‘Counting for Nothing’
The term economically inactive people like caretakers of any family (especially mothers) depict a big flaw in economic theory of value. The economic theory of value determine individuals who actually produce fiscal value in a society are active agents and individuals (women) who do not produce monetary value are inactive agents and do not contribute in the development of economy and society. The intricate reality is just opposite to this concept. In Asia, it’s a social and moral liability of a mother, sister and wife to prioritize her family, children and husband in comparison to her professional aspirations. They are expected to take care of all the domestic responsibilities and give up their professional life i.e. to produce fiscal value. Thus, social norms make them persistently inactive according to economic standards.
However, their tiresome everyday activities of rearing a family makes them more valuable as these women prepare an efficient and fully developed youth workforce for a society to efficiently function in any field of the nation. The author pinpoints a biased economic and social system, which only values a person’s productivity according to his assumed hard earned income. Although, if one looks closely into the lives of these caretakers like mothers, they spend endless time and energy to produce maximum good for their families that in return generates an efficient and fully developed children. These aptly developed children then contribute their energies at national and international levels. Therefore, proving that childhood nourishment, care and development left positive impact on their personalities to act efficiently in future.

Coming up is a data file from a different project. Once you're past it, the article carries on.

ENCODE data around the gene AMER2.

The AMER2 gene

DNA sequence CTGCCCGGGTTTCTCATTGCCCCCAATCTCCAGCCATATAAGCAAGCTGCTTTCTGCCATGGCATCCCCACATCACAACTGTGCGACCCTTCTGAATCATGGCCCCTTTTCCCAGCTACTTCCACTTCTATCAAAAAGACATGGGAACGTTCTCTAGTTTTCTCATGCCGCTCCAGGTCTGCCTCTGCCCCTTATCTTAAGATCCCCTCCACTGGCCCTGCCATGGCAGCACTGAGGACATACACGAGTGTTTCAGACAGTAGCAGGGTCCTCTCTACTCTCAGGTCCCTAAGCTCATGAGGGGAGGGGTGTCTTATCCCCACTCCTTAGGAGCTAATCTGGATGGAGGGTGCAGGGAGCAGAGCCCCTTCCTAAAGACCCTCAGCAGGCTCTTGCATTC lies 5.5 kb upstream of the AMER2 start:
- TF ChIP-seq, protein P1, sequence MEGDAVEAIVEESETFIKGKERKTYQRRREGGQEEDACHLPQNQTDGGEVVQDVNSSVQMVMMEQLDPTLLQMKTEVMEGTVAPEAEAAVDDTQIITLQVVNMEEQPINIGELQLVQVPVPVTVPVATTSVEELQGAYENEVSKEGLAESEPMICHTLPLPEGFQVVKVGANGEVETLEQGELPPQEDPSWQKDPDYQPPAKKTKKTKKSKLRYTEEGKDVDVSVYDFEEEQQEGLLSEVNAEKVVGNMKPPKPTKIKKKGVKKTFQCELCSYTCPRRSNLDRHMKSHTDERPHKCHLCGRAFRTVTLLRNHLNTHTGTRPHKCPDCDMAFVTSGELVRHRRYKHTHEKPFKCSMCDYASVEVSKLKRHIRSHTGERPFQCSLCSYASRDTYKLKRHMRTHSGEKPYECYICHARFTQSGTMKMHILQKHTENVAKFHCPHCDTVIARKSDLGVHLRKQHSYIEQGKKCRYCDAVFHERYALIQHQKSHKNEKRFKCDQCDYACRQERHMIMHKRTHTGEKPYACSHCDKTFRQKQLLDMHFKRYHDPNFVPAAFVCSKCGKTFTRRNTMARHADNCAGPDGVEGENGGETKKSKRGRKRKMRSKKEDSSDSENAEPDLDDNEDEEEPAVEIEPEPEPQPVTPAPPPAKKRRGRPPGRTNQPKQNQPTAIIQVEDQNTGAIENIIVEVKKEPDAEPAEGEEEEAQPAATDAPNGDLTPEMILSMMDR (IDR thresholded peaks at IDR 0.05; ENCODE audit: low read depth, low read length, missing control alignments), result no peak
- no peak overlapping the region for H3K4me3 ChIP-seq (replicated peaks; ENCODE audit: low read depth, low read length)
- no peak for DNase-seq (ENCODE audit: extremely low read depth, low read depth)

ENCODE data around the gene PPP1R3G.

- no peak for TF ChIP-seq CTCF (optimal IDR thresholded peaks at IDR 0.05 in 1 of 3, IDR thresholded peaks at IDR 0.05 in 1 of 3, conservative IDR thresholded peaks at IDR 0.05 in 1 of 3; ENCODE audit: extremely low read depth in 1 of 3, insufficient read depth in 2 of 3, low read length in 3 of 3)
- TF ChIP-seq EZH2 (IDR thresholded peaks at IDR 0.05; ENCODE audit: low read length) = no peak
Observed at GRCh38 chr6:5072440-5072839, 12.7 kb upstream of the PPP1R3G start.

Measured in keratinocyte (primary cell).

On the other hand, if men are designated on women’s post suddenly the job becomes valuable. For instance, women have been associated to cooking responsibility in a typical Asian family. Yet, they are neither paid for it nor much appreciated (17). Thus, if men assume their role they receive empathy and praise for it from the society.
Waring has extensively described how the term ‘value’ evolved over time and how material means became worthy. and efficient members of society became vile. The value mechanism has been considered only in terms of monetary value of any object or subject. Thus, any natural resource is only worthwhile. if it is put into a cycle of generating fiscal value. Similarly, the author signifies at our understanding of security, lately security is only associated to alarm systems, body guards, and digital gadgets to deter any potential threat. Yet, aside from threat and security system instalment, it does include moral values to protect one-self and others, to prevent from injury and generate safe conditions for all.
Economic theories determine how to value anything in our society as long as it produces monetary return. Likewise, if a person is contributing his efforts to foster a family and does not generate fiscal value, but inputs significant efforts to benefit dependent individuals then that person is contributing his efforts in more efficient and long term manner. Mother’s with infants and children do work, but their work is unpaid and unrecognized. Their efforts are marked as nil and none of the cash is exchanged. Yet, their input is greater than a labourer who inputs his efforts to produce a commodity and that commodity serves a consumer. The consumer can change his preference and switch to a different company’s commodity, but mothers have no choice or option in the childrearing regard. Informal works which do not include public recognition and government authorization, all fall under the same as unpaid and inefficient chores for individuals in a society.
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Waring, Marilyn. Counting for Nothing: What Men Value and What Women Are Worth. Toronto: University of Toronto Press, 2004. Print.
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